Correcting A Loose Dental Implant

The vast majority of dental implant procedures are completed without major side-effects or complications, but every once in a while, the implant fails to integrate fully and becomes loose. You may notice the tooth sliding when you bite into hard foods, or you may even be able to wiggle it by hand. Either way, a loose implant indicates that something is not right with the post or implant screw, and you should have it examined and corrected before it can cause further damage. These are four possible causes of a loose implant to go over with your dentist. 

Checking the Surgical Site has Healed

Trauma to the gums, jaw bone or implant itself during surgery can all contribute to looseness later on. If the damage was significant, or if harmful bacteria entered the incision, it may have impacted your ability to heal and can even lead to severe infection. This delays the incorporation of the implant post into the jaw bone, perhaps permanently, which is why you should closely monitor your surgical site for swelling, inflammation or drainage during your recovery process. 

Tightening the Implant's Screw

In other cases, a loose implant is caused by an improperly secured screw. This screw is what connects the crown to the post, attaching it to its anchor in your jaw.  The cement used to hold the screw in place may have deteriorated, or the screw may have been broken by blunt trauma. Whatever the cause, you may need to replace just the screw, but the crown or post may also have been compromised. Your dentist will inspect the site to get a better understanding of your individual circumstances.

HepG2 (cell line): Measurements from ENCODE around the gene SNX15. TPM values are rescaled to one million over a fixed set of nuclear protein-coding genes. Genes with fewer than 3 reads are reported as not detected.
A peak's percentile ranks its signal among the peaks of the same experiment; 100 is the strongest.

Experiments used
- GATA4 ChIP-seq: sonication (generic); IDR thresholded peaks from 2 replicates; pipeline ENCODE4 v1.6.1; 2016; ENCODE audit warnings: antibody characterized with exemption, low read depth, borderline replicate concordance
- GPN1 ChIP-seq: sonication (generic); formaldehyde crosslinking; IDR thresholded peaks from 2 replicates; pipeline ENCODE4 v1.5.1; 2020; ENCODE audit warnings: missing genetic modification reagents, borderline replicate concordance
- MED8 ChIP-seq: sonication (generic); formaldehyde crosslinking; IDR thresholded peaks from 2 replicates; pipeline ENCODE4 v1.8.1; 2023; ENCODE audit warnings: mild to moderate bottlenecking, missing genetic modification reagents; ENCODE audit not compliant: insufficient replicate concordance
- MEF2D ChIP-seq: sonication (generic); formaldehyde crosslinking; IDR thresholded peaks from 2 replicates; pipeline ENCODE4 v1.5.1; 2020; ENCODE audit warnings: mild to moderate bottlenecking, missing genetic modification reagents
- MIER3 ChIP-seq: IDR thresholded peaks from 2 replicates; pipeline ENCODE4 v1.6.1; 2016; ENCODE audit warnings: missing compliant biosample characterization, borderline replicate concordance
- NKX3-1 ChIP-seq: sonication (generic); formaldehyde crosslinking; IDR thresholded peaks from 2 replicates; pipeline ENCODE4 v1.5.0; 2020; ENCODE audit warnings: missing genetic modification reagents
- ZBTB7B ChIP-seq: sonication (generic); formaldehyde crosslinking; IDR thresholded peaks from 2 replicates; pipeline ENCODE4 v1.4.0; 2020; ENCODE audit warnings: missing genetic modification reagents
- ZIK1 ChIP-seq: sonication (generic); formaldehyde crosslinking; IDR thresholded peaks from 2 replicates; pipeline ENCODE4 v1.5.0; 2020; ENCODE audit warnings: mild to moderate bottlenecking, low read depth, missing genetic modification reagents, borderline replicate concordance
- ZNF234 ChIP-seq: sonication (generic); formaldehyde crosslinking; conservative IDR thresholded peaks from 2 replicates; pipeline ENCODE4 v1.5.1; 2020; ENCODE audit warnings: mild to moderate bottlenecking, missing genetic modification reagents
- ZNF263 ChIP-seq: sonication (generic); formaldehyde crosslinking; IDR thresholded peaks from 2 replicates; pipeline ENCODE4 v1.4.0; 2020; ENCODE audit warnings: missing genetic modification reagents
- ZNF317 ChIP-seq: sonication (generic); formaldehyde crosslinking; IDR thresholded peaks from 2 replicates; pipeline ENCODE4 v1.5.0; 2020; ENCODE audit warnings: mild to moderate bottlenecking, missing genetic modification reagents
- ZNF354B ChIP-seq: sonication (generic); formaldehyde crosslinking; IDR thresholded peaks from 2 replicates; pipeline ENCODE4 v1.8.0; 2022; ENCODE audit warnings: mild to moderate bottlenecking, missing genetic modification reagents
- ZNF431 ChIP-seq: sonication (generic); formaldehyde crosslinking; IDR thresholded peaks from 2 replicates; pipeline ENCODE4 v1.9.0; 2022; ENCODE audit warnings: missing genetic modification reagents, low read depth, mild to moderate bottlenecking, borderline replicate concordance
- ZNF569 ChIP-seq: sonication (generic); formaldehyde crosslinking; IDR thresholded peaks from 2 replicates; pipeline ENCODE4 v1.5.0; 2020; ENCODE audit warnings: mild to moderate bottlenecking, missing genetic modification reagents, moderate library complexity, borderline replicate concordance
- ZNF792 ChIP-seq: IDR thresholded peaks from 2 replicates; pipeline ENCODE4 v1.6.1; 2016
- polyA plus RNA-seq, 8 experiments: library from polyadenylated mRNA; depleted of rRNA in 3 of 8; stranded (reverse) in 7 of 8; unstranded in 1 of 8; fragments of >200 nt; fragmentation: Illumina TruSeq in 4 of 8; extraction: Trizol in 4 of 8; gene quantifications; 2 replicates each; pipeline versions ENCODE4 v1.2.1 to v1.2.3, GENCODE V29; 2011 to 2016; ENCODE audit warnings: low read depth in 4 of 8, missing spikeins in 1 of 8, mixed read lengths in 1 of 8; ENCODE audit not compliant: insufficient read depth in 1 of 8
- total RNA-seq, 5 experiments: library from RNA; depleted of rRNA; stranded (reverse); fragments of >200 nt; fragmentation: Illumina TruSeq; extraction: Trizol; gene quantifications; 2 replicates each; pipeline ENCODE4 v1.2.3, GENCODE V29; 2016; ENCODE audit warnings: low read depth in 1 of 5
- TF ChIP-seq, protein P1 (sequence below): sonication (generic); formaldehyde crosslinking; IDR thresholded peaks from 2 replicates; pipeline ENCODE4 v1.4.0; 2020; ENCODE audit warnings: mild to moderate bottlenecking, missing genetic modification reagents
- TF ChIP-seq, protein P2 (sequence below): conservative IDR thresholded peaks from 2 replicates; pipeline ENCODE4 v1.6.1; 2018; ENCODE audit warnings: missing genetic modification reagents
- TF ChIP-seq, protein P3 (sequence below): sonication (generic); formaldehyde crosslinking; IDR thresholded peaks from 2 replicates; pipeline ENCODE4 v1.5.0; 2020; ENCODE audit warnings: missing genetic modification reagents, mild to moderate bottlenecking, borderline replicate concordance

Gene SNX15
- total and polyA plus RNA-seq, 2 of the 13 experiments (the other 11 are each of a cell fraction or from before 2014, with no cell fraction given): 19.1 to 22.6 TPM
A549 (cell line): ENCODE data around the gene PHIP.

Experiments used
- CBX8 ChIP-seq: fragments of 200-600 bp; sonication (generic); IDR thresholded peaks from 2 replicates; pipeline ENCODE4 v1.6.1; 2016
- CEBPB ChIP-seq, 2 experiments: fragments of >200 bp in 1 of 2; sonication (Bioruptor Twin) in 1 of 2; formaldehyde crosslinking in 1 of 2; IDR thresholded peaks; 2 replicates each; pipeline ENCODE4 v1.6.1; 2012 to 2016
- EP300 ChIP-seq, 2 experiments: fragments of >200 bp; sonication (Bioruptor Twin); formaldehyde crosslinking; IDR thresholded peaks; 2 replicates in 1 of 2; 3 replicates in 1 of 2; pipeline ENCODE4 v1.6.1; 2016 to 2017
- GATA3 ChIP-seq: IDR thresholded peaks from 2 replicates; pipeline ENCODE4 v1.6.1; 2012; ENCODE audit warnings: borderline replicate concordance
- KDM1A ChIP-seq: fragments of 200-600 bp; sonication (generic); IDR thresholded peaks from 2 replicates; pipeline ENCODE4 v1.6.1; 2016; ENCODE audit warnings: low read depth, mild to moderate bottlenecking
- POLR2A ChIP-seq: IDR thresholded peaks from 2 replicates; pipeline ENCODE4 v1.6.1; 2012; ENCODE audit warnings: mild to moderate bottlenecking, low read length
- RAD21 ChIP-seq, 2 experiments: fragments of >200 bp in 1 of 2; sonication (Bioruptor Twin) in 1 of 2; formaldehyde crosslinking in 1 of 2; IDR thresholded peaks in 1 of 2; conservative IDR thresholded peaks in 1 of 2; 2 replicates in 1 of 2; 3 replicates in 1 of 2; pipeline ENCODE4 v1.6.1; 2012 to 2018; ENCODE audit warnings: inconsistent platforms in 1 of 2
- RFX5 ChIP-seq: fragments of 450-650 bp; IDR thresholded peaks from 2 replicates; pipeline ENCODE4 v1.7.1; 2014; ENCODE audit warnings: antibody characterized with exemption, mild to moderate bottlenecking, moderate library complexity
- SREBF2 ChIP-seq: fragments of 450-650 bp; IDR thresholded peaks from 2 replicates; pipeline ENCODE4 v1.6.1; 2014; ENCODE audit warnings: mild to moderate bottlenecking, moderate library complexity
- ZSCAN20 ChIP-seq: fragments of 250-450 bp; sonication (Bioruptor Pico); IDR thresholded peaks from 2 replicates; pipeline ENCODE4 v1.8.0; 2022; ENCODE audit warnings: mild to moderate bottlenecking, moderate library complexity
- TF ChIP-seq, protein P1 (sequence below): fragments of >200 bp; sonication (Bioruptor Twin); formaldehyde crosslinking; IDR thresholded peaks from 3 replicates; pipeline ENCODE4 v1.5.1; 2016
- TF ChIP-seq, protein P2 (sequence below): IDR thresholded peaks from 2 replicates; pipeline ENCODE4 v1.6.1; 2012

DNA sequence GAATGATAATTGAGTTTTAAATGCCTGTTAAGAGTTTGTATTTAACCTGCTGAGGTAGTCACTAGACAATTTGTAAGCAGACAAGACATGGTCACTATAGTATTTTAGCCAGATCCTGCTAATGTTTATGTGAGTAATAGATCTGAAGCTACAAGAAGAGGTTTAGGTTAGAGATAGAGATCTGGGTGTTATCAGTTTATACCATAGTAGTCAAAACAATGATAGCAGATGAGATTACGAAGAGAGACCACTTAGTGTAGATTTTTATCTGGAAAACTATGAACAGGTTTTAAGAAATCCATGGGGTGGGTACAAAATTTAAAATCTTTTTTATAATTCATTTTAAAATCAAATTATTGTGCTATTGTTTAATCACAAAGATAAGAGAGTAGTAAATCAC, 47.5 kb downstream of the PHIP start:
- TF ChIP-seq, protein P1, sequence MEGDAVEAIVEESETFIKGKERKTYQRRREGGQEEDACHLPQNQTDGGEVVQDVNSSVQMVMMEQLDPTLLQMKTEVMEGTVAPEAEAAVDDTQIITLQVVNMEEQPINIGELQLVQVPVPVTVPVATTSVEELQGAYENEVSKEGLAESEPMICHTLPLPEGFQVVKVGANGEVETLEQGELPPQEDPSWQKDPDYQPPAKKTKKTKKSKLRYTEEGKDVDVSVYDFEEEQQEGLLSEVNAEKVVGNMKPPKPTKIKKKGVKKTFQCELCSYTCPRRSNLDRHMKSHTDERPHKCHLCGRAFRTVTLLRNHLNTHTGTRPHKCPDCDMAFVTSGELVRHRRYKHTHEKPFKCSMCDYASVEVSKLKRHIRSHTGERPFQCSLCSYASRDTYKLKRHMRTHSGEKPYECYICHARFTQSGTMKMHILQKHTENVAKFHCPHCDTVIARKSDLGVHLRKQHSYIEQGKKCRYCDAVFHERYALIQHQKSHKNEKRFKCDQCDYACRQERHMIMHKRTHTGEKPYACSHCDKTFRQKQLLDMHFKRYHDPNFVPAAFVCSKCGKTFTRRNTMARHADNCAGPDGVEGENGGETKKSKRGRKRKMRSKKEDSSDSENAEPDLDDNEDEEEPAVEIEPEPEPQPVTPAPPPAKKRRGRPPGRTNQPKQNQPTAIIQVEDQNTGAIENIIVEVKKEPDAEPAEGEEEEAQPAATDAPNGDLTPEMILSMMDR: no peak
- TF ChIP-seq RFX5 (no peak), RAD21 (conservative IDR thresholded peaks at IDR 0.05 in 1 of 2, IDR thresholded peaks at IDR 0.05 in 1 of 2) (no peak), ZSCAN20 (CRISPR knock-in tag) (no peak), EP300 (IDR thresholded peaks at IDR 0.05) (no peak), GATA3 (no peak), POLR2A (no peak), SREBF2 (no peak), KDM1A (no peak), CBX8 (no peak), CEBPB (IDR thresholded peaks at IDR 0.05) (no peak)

Promoting Osseointegration

Osseointegration takes advantage of natural self-repair mechanisms in your bones to encourage your body to accept an implant and anchor it to the bone like living tissue. Sometimes, however, this process doesn't work, and your jaw bone never grows around the post to hold it in place. This can be due to infection, a weak immune system, poor blood supply or insufficient bone density, and it is often treatable through bone grafts. Unfortunately, this typically requires replacing your existing implant with a new one. 

Replacing the Implant

Once your dentist has decided that the implant needs replacing, it is usually a quicker and easier process than the initial drilling and installation. You may undergo a bone graft or other treatment to cure the underlying problem before the new implant is installed. After the operation, monitor your implant carefully for several weeks or months to ensure that it has anchored itself properly. If the problem persists, contact your dentist to examine the issue more deeply and assess whether or not dental implants are right for you.